Illustrated by Erwin Papa
It would take her signal one-and-a-half milliseconds to reach Mission Control in Houston, which was a short time, by all means. After all, not a thing can travel faster than electromagnetic waves; it would take the flight controller’s brain thirteen milliseconds to even process what he was reading when her signal arrived. Likewise, it would take the light reflecting off of the Earth one-and-a-half milliseconds to reach the space-station window, and as she thought this, Jamie Fisher turned to see that the Sun’s light had just begun to reach over from behind the Earth, a gentle blue tint glowing from the darkness of space. It reminded Jamie of a bluebird’s egg.
She watched the sunlight spread, and she wanted so desperately to be warmed by its gentle rays. That was the only thing she craved after spending four months in space: the soft caress of sunlight on her skin. The space station’s temperatures were perfectly regulated; she never shivered and she never broke a sweat, and sometimes, zipping herself into a cold bed and breathing in the antiseptic air, she felt like she was living in a morgue.
The weightlessness, however, had taken no getting used to at all. It felt more natural than did being grounded, and the thought had occurred to Jamie that perhaps our bones are aching to float again, like we once did in the womb, or earlier, before we ever touched the sand. After all, everything alive came from the ocean, and we can still taste the salt when we cry or when we bleed.
The Sun had spread further now, and she saw what seemed to be the coast of Africa, perpetually beaten by the waves but still strong and curved like a woman’s hips. She didn’t really have time to be looking out the window, but something about this sunrise was mesmerizing. She saw the blue water and the brown Earth, and she understood it all, the little planet spinning on its axis. She understood the heavy pulse of the ocean’s waves and the drive of evolution from the sea to the shore to the mountains to the sky and to the universe. She saw it all happening at once: plants straining toward the morning sun and the morning rush of New Yorkers descending into subway stations. She saw the cars following each other down the freeways, and she saw the birds following each other south for the winter.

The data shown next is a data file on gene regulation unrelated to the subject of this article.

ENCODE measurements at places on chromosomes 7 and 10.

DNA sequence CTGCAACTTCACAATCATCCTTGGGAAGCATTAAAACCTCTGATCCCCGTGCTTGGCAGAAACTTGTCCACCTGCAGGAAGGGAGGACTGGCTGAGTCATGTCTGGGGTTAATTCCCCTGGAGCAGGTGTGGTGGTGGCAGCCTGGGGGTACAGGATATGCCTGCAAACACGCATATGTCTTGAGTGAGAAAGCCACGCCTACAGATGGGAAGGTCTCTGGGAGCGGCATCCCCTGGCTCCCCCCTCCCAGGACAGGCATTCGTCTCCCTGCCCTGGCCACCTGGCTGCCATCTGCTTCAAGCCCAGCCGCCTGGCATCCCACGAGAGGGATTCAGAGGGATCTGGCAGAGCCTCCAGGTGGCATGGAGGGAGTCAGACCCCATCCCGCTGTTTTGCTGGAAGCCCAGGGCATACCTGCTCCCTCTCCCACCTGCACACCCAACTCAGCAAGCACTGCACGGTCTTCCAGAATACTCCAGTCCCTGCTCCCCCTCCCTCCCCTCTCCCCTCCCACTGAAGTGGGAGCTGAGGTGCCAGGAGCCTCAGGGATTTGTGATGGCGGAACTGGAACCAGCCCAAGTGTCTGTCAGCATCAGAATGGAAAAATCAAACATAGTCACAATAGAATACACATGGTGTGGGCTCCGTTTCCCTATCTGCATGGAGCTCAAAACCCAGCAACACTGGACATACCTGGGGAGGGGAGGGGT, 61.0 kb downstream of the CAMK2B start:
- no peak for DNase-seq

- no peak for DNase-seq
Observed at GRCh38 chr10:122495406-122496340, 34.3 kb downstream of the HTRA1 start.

She watched the Earth for what seemed like a million years. She watched the seawater rise to the clouds and fall over grasslands, and she watched everything grow; she watched civilizations grow; she watched them rise with their towers and fall with whispers, and she heard the whispers as they scattered across the land and across the oceans. She heard the buzzing and the ringing and the clambering of a species too smart for its own good, and she saw the neon signs blinking, and she saw the gentle glisten of a rain-soaked deer slipping through the trees.
She saw a thousand leaves falling with the winter, she saw a thousand bombs falling past the doves, and she saw a thousand shoots of grass breaking through the cracks of city sidewalks. She watched a thousand wars break out; she watched a thousand butterflies break free of their cocoons. She watched planes crash into towers, and she watched the songbird’s first shaky flight. She saw the planktons’ bioluminescence like city lights between the waves, and she saw the city lights spread across the land like a spider’s web, and she saw the spider re-spinning its home every morning, and she saw her little blue home, full of coffee cups and parking lots and snapdragons and poetry, spinning around the Sun.
She watched the sunlight spread and grow and cradle the land and dance with the sea and her skin ached for the golden heat until she finally felt it: a warmth on her shoulders, tickling the hairs on the back of her neck. She turned to the light.
The head of Mission Control said that the explosion was instantaneous. The fact that one of the astronauts on board, an American by the name of Dr. Jamie Fisher, had managed to send an emergency signal just affirmed what a strong astronaut she had been, one whose training became instinctual, ingrained in her subconscious responses. By the time Mission Control sent a signal back, however, the station had already joined the masses of orbiting space debris. He assured the public that Dr. Fisher and the other astronauts on board the International Space Station, three Russians, were already dead from the fire by the time the seals broke and the vacuum of space ripped through the station. He sent his deepest condolences to the grieving families, as they, and the whole world, moved forward from this tragic accident.
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